Don’t let some of the commentary from the Energy Markets 2016 conference fool you; the ‘death spiral’ remains a key risk to energy network companies. With the cost of solar with battery storage rapidly decreasing, opting out of the grid has never been more attractive.
A few years back, Australian electricity networks were being roundly criticised for ‘gold plating’ (overinvesting in) infrastructure and passing on the costs to consumers, triggering regulatory and political efforts to restrain the practice. The networks’ motivation was clear – CAPEX is the key metric for this industry.
Today, the big opportunity for electricity networks is to embrace carbon emission reduction initiatives that involve the grid. This makes it possible to continue CAPEX while reducing death spiral risks.
A switch in transport from petrol to electric power would be just such an opportunity for the electricity network businesses.
Electric vehicles (EVs) could be the energy networks’ salvation.
Luckily for them, according to the International Energy Agency (IEA) electric cars could make up a staggering 38% of the global fleet in 2040 – that is 715 million EVs – with progress on global commitments made at the 2015 Paris climate talks.
In Australia, there has been little activity in the EV space since Better Place (a venture-backed battery-charging and switching service for electric cars) closed its Australian operations in early 2013.
Last week the Australian Electric Vehicle Council was launched and a grant announced from the Australian Renewable Energy Agency (ARENA) to support the uptake of EVs in Australia. That’s great news for the climate policy advocates, but also for Australia’s energy networks.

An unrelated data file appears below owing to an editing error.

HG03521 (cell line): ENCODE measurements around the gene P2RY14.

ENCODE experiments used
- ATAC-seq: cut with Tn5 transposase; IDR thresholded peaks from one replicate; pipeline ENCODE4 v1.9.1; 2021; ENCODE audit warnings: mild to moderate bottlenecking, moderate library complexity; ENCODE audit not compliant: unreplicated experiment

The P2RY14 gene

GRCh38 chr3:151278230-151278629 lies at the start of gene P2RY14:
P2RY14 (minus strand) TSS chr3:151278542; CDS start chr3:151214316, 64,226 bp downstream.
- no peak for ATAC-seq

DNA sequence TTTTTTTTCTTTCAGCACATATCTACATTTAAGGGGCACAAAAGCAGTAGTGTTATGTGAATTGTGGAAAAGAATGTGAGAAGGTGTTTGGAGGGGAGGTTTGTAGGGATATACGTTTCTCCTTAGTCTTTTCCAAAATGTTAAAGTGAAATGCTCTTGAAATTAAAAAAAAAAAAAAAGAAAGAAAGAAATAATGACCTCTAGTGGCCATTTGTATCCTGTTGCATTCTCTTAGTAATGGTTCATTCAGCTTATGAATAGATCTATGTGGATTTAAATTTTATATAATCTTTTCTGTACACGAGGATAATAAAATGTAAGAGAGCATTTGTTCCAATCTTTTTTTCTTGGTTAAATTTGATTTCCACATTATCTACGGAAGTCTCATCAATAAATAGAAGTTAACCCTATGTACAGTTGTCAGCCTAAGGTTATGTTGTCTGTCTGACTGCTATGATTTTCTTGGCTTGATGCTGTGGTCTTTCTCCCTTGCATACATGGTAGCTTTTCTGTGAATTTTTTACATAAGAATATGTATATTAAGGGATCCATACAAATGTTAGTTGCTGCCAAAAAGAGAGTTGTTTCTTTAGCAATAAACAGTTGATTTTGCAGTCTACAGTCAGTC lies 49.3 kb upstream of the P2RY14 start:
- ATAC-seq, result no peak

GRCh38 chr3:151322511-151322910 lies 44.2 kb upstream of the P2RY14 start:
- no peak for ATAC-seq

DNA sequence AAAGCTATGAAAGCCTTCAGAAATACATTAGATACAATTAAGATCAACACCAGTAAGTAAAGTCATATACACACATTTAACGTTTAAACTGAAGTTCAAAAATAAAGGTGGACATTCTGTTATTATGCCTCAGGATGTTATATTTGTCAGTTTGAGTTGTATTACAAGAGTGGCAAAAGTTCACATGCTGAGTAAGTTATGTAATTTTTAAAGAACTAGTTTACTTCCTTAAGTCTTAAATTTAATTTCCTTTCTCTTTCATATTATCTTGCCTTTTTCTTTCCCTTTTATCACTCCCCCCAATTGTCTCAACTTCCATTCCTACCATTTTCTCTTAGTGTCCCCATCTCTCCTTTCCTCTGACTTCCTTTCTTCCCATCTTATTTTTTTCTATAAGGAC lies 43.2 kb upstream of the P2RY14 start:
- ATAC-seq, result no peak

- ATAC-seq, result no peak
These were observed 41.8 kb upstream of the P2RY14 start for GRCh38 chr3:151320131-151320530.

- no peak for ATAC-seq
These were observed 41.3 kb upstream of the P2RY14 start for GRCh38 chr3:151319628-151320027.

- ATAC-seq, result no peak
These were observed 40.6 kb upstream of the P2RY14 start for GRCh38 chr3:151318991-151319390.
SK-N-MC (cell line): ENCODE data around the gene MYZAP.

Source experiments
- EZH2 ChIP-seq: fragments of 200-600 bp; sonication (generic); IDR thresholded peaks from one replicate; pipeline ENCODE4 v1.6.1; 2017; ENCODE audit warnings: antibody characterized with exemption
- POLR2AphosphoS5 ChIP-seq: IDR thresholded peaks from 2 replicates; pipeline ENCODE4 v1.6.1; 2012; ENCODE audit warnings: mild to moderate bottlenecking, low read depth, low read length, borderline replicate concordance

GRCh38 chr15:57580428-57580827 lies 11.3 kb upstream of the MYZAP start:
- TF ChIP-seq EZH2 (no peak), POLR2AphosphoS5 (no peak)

If the networks embrace ‘smart’ grid improvements and renewable energy, instead of stagnation, they could see a return to strong capital growth. This depends not only on technology, but whether the networks are willing and able to make the change from regulatory game players to consumer-oriented energy solution providers.
Stocks to watch: Spark Infrastructure (SKI) and AusNet (AST). Regnan will also be monitoring APA Group (APA), AGL Energy (AGL), Origin Energy (ORG) and Caltex Australia (CTX).
The investment signals Regnan will be looking for include:
- Evidence that energy transition opportunities have been integrated into the business’s thinking including in business planning, capital allocation, investment due diligence and operational risk management, and that it receives sufficient senior level attention.
- Sufficient board capacity and oversight to oversee energy transformation risk and strategy execution and consideration of human capital implications – ensuring the right talent and organisational structures are in place to support successful innovation in ‘new energy’ markets.
Alison leads Regnan's advocacy program across environmental, social and corporate governance priorities and is central to delivery of Regnan’s engagement program. She provides oversight to Regnan's research and engagement activities in corporate...
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